The ‘double mutant’ coronavirus variant in India may be less scary than it might seem

Medical professionals in PPE coveralls move a suspected coronavirus patient in New Delhi.
Medical professionals in PPE coveralls move a suspected coronavirus patient on a stretcher Saturday at the temporary Covid Care Center in New Delhi.
(Sanjeev Verma/Hindustan Times)

The so-called “double mutant” variant first identified in India can sound frightening at first glance.

But as more data are studied, some scientists say India’s catastrophic COVID-19 surge this spring has less to do with this variant and more to do with the government’s premature lifting of pandemic rules too quickly when only a tiny fraction of India’s population had been vaccinated.

A number of scientists suspect the new variant, B.1.617, is not the central reason behind India’s catastrophic surge this spring.


Rather, it was the wholesale abandonment of the relatively successful lockdown policy that, last year, spared the nation from the kind of death toll India is experiencing now. Last year’s lockdown was damaging economically and politically, and poor urban areas — like the slums in Mumbai — were hit hard by the virus. But middle- and upper-class areas were spared last year, and political leaders marveled at what they called a success.

“The cases were so low, and it was going so well. And no one was in the hospital with COVID. I mean, there was literally a time that New Delhi had two people in the hospital with COVID,” UC San Francisco infectious diseases expert Dr. Monica Gandhi said. “I know a lot of Indians, and they just stayed at home,” Gandhi said, with household work being done by paid workers.

Buoyed with confidence, the governing party claimed COVID-19 had been “defeated” under the leadership of Prime Minister Narendra Modi, and the health minister said India had reached the “endgame” of the disease. Masks were shed. Earlier this year, thousands returned to sports games and election rallies and millions celebrated the Hindu festival Kumbh Mela by taking dips in the sacred Ganges and Yamuna rivers.

Now, India is suffering through the worst COVID-19 surge any country has faced since the global pandemic began last year. Less than 10% of the population has been vaccinated.

Why did the ‘double mutant’ variant attract so much attention initially?

A newly identified coronavirus variant was identified in India at about the same time cases started surging there.

It was nicknamed the “double mutant” variant by the BBC and other news outlets because it contained two worrisome mutations in its genetic composition, which some scientists thought might cause reduced immunity in people who had been vaccinated or had survived a conventional COVID-19 illness.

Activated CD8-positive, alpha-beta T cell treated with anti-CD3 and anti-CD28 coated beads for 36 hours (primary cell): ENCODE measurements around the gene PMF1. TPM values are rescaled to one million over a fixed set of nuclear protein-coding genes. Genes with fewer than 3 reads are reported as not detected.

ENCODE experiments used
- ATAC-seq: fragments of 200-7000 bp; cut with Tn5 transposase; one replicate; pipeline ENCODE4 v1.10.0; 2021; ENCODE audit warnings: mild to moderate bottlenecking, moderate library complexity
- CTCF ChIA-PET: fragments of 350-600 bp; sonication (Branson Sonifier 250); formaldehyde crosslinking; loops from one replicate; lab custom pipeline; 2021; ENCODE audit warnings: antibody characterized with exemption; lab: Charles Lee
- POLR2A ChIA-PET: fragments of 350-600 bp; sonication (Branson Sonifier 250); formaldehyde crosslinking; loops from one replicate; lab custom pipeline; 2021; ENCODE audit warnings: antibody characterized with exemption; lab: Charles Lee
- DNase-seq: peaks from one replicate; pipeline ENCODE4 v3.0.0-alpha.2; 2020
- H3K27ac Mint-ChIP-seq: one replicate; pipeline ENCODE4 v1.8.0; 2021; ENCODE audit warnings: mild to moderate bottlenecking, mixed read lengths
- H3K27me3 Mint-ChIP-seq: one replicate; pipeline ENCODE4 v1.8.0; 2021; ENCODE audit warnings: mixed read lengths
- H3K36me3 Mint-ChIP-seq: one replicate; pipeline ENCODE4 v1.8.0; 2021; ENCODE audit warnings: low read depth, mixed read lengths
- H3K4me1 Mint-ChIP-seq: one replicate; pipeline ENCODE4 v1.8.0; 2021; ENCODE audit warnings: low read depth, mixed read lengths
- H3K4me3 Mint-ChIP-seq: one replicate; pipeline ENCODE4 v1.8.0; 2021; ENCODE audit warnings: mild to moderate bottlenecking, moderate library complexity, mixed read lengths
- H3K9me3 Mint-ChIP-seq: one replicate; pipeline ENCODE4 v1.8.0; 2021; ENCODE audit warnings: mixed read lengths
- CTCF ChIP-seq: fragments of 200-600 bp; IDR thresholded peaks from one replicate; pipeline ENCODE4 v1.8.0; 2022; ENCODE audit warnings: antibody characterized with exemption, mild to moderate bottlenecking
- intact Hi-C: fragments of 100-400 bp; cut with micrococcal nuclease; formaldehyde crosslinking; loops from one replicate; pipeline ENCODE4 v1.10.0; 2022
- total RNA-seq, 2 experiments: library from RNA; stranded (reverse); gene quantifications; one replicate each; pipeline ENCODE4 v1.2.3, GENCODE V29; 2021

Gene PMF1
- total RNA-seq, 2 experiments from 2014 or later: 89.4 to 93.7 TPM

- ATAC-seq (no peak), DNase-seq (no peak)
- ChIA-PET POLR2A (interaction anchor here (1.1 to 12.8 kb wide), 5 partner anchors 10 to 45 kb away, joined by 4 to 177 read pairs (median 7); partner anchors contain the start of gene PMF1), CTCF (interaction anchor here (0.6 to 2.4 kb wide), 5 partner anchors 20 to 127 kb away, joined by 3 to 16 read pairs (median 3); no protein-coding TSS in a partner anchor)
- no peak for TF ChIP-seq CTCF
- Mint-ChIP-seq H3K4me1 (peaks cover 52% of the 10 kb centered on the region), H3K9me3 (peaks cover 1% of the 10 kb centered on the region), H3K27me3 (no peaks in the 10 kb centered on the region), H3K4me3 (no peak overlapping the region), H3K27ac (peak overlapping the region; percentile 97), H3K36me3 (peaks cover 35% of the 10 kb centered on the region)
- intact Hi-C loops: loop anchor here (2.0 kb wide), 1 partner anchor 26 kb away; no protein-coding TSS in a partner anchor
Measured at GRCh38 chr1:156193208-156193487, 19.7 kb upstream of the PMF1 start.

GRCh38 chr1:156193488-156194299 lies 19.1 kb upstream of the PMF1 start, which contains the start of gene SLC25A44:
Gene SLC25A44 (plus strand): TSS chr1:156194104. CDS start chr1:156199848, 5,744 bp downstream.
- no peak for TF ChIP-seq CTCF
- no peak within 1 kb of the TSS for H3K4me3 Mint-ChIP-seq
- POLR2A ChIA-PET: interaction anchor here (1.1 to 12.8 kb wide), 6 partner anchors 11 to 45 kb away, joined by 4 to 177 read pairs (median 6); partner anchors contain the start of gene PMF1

What was the specific concern?

Ideally, when a virus enters the body of a person with immunity, the body generates a giant army of antibodies to attack the enemy invader, fending it off from being able to hijack human cells and reproduce itself in the body, eventually destroying the lungs.

Scientists worried that the B.1.617 variant would act like some of the other variants they worried about.

In the lab, scientists exposed the blood of people with immunity to variants. When reacting to some of the variants, the army of antibodies created to react to the invading variant was smaller compared with when a conventional coronavirus attacked.

That raised concerns about whether some variants could render vaccines less effective.

Still, there was some hope: Some studies showed that even though the number of antibodies produced was less against some variants, it was still enough to do a decent job.

Why are some scientists less concerned about the B.1.617 variant?

Data are actually showing vaccines being effective against the B.1.617 variant.

So what was wrong with the worrisome lab test?

The lab tests didn’t account for another important part of the body’s immune system response — T cells, another critical part of the immune system that is harder to test for in the lab, according to Gandhi.

T cells may end up being the hero of the immune response to some variants.

T cells are slower to respond to an invading virus, but when they do get into action, they can ward off severe disease and death, Gandhi said.

As a result, a subsequent immune response by T cells may end up coming to the rescue to prevent a deeper infection of the lungs, even if the initial immune response permits the virus to infect, say, the nose.

“That’s what T cells do: They prevent you from having severe disease,” Gandhi said.

So why are there some reports of fully vaccinated medical staff still getting sick with COVID-19?

When health officials say a vaccine is 90% effective, that means that 10% of the time it’s not effective, said Dr. George Rutherford, epidemiologist at UC San Francisco. The more people who are exposed to the coronavirus, the higher the number of so-called breakthrough infections.

“It may not have to do with variants as much as it just has to do with the intensity of the exposure,” Rutherford said.

Why does this matter?

Some people questioned why they needed to get immunizations if the shots would soon be superseded by something new.

The latest data provide assurance that we have vaccines that can probably be trusted to end the pandemic without worrying about variants rendering them ineffective, Gandhi said.

The challenge is getting the vaccines to everyone in the world who still needs them.

Times staff writer David Pierson in Singapore and special correspondent Parth M.N. in Mumbai contributed to this report.